Ho Ho Ho….. Oh, the holiday season. It’s good spending time with family and friends but all of the festivities and wonderful food can make healthy eating a challenge. We tend to put on half of our annual weight gain between Thanksgiving and New Year’s. In fact, the average American typically gains between one and five pounds during these months. Though it’s only a few pounds, if it happens year after year, it can add up. The holidays are a time for spending much needed fellowship with our friends and family and It often happens that when hosting a holiday get together that you spend more time getting the feast on the table and cleaning up than actually spending with your loved ones. Isn’t this the whole reason you hosted Christmas anyway, right?
Meaningful sexuality in a sexually immature culture is becoming increasingly harder and harder to achieve. Promoting intimacy and other-centered sexuality can be difficult when navigating the communication barriers between men and women. Men and women have different communications styles and attitudes. The result is often that neither partner tells the other their true feelings. Then they complain because they don't know, and expect the other to understand what they did not say. I can’t tell you how many times I have seen this very thing in my practice. Trying to explain to couples that communication is one of the most important things that they can work on often falls on deaf ears.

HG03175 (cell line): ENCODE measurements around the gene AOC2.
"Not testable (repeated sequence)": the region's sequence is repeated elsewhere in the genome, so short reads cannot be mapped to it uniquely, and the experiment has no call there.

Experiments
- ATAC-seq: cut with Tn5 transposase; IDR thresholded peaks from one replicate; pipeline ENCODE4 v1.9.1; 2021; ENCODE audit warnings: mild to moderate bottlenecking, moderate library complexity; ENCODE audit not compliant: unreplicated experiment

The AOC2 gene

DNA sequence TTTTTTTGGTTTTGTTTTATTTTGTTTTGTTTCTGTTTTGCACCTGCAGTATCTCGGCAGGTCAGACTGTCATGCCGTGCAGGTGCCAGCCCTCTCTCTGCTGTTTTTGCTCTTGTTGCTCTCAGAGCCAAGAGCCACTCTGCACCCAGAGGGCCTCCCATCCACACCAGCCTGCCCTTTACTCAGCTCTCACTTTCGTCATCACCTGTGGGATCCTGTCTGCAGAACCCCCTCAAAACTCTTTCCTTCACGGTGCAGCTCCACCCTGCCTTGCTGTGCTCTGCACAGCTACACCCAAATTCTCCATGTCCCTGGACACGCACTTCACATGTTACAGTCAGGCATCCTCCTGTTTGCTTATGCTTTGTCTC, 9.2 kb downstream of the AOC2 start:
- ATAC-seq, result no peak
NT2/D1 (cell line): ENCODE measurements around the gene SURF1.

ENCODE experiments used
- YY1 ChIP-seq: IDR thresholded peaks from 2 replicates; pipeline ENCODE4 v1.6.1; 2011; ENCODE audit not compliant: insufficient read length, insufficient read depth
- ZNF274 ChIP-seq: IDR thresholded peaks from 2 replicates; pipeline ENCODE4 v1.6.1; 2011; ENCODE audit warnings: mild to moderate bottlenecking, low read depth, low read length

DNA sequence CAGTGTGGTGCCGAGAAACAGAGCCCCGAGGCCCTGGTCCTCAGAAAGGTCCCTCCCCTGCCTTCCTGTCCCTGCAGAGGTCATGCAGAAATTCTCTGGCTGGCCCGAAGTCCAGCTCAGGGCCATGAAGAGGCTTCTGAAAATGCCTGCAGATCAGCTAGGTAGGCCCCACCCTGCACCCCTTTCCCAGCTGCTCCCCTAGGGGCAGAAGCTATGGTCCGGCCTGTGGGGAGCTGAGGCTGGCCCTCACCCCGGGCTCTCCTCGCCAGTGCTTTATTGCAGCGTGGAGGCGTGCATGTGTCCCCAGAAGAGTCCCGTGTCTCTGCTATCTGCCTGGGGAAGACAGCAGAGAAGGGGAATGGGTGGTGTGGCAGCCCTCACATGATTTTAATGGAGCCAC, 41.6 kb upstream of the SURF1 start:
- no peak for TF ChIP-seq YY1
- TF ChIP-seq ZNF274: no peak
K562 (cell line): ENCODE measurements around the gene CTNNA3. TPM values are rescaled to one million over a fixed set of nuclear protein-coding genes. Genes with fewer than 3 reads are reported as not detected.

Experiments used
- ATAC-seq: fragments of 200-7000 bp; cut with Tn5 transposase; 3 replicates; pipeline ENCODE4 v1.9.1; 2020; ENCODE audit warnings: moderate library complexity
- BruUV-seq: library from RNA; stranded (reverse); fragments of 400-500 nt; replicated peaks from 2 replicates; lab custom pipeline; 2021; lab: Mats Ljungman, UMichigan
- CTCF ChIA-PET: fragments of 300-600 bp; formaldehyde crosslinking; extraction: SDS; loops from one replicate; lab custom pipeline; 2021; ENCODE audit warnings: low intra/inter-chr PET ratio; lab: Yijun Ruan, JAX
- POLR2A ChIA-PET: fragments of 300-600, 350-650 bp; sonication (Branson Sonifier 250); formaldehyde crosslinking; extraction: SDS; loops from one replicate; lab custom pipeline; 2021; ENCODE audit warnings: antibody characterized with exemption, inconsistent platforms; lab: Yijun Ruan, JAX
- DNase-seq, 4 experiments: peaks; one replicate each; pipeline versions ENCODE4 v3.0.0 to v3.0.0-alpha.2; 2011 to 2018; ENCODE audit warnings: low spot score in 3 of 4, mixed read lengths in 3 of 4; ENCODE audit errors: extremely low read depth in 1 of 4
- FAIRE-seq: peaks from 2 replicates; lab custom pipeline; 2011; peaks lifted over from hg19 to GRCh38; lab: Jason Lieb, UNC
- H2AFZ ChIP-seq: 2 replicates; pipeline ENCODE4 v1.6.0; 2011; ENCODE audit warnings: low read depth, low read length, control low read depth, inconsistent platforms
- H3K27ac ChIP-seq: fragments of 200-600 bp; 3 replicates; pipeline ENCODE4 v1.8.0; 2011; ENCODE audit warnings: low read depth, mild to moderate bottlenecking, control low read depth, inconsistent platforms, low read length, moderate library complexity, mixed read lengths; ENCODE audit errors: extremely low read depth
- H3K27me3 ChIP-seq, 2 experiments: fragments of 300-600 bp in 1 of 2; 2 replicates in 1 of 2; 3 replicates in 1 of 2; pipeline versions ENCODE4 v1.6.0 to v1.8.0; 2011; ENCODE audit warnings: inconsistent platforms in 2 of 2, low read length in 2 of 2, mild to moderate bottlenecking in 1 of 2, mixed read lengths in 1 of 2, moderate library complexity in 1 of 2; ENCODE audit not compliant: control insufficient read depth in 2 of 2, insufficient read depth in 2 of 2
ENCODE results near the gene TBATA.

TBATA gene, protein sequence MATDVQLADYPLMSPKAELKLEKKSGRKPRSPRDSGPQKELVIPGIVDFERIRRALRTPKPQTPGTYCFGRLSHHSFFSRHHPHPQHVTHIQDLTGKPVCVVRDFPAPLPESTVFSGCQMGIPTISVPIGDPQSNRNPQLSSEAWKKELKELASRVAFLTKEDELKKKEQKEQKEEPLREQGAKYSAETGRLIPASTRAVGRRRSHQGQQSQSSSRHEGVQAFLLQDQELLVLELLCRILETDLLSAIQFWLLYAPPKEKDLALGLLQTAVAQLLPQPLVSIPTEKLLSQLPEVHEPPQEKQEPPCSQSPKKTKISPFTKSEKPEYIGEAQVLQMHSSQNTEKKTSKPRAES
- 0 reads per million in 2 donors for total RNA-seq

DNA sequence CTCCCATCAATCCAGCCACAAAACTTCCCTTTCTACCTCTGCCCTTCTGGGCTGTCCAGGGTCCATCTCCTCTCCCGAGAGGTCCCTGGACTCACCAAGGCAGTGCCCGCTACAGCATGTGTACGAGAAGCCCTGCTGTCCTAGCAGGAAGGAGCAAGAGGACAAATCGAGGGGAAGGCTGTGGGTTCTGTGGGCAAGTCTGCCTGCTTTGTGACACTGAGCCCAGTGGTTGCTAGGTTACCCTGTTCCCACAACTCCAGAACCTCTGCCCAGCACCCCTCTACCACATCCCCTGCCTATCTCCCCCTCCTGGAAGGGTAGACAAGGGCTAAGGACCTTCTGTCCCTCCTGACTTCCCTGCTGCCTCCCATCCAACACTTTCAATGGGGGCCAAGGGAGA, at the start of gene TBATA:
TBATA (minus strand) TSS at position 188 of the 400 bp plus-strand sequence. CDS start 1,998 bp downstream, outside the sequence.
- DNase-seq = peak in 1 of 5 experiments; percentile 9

Let’s face it, sexual matters in general are often an awkward topic for intimate partners to discuss. But sexual matters related to a man’s performance in bed are among the most challenging to bring into the open. Premature ejaculation (PE) is the most common sexual complaint among men, negatively impacting many relationships, and yet it is rarely discussed between sexual partners OR between medical professionals and their patients.
In this frank article, Shelley Imholte, a licensed counselor and doctoral candidate in Clinical Human Sexuality, talks to us about this difficult subject.